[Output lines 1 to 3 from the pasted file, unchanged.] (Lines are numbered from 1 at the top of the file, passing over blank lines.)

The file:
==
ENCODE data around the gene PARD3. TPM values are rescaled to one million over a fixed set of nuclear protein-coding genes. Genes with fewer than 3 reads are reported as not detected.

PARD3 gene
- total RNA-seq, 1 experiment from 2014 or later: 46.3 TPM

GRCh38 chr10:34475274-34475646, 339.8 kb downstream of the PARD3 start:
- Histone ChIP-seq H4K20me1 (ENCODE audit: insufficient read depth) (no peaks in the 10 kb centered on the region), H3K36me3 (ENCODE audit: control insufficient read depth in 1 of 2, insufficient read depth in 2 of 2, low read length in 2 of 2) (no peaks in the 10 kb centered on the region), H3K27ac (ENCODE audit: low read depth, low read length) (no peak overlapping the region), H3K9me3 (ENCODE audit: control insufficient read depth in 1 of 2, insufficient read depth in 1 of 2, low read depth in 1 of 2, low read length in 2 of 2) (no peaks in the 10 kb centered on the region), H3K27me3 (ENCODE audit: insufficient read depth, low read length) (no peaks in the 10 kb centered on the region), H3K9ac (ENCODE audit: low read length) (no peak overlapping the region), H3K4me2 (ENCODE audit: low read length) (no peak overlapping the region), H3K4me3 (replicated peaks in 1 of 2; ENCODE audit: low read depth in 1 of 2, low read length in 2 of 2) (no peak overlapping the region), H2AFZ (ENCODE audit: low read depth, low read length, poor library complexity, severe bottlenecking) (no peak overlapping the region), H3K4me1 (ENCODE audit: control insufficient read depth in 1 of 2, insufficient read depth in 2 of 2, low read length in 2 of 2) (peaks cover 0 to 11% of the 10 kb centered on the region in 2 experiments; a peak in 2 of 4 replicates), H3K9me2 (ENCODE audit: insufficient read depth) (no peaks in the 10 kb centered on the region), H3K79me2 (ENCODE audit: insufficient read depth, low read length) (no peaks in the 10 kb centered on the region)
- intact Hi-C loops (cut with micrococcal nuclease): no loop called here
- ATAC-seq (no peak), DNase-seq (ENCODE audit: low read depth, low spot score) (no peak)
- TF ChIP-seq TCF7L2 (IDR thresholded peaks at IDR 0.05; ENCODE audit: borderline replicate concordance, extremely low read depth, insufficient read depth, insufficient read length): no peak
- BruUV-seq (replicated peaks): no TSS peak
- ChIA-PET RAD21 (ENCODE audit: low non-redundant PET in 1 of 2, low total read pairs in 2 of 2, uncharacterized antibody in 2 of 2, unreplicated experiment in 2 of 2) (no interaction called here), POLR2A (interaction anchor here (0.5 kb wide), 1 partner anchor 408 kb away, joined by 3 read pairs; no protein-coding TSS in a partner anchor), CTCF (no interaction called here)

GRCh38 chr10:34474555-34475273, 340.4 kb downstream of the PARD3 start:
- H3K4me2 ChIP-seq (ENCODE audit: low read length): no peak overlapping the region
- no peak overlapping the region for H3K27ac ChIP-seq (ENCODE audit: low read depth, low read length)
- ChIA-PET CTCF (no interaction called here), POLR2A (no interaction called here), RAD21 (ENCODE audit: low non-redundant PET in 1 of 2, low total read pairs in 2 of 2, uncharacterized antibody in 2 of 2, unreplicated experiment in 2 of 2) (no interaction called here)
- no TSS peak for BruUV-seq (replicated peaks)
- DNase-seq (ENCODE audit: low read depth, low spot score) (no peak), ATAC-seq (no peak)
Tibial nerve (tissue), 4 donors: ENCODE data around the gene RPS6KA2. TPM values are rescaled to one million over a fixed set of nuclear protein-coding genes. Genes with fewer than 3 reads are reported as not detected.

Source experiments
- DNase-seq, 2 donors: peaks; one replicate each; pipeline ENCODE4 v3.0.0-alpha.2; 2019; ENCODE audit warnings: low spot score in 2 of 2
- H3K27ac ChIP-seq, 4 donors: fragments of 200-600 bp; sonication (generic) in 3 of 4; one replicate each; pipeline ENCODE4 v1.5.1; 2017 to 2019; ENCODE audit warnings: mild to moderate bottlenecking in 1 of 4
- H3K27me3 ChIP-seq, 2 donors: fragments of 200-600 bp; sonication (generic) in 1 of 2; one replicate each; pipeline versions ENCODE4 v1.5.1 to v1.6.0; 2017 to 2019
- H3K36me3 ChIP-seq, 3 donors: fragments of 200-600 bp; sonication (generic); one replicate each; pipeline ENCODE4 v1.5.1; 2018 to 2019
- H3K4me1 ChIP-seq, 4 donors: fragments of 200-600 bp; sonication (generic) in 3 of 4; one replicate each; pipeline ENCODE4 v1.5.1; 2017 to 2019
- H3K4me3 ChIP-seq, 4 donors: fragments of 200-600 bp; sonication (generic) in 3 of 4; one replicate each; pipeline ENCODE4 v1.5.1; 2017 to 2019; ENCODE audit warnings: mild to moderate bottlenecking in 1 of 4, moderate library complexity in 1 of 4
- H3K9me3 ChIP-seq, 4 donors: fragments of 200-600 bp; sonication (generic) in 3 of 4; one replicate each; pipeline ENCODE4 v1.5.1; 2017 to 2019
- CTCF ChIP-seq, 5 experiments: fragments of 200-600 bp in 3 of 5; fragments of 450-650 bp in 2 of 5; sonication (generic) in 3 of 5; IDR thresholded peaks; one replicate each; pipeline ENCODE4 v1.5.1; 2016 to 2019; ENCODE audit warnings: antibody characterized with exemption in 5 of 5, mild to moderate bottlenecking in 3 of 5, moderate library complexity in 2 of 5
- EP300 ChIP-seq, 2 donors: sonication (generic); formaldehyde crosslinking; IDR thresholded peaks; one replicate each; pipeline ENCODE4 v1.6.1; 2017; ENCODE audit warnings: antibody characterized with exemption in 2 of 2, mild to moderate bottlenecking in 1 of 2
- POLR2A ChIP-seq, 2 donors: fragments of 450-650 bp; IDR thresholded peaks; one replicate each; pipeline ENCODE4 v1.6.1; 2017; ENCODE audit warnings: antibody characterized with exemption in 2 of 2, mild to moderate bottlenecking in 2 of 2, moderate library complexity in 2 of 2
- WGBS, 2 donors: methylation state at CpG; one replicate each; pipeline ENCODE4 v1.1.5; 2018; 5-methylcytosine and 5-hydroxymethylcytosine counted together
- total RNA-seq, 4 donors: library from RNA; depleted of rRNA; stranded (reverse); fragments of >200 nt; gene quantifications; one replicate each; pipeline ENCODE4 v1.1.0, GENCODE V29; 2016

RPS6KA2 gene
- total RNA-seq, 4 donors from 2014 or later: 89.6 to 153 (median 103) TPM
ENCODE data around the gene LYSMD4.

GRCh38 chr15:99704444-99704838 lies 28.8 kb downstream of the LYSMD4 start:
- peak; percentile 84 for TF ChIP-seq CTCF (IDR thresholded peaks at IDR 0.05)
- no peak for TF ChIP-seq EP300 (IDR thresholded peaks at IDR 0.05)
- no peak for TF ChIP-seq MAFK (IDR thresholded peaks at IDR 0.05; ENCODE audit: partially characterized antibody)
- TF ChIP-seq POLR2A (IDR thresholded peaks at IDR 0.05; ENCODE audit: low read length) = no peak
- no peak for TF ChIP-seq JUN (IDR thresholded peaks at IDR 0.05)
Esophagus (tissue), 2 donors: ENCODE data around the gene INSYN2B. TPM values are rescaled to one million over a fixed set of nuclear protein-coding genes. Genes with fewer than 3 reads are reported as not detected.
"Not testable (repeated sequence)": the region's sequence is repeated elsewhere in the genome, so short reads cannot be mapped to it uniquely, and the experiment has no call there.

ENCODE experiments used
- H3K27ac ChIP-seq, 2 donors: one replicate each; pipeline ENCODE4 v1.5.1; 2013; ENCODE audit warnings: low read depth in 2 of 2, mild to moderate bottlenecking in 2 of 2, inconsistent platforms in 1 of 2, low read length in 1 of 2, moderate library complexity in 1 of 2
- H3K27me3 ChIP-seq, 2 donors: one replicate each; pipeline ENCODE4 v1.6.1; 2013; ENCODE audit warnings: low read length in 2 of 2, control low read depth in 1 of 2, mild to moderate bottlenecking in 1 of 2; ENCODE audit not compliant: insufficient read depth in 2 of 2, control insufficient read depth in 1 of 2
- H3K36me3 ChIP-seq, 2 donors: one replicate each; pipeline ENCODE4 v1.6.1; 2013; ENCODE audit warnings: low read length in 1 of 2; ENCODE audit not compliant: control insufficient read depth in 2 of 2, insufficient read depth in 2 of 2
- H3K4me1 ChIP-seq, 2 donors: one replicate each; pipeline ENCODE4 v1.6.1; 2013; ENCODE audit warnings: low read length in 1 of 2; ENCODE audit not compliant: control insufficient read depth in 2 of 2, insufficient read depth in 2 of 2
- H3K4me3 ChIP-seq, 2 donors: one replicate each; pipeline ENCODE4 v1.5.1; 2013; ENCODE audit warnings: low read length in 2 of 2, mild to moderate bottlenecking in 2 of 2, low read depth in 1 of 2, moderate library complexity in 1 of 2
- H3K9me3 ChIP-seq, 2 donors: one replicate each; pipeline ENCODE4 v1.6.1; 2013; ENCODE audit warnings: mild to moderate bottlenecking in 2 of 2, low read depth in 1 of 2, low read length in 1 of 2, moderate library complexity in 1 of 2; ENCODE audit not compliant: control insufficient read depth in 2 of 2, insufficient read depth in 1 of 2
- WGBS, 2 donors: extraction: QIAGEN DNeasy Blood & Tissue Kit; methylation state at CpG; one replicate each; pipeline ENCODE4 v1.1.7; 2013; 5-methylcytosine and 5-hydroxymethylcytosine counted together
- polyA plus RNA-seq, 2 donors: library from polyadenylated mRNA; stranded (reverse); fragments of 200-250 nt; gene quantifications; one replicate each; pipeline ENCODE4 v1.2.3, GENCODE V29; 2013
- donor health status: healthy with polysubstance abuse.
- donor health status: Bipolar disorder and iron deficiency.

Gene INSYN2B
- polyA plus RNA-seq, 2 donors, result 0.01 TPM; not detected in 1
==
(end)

ENCODE data around the gene PARD3. TPM values are rescaled to one million over a fixed set of nuclear protein-coding genes. Genes with fewer than 3 reads are reported as not detected.

PARD3 gene
- total RNA-seq, 1 experiment from 2014 or later: 46.3 TPM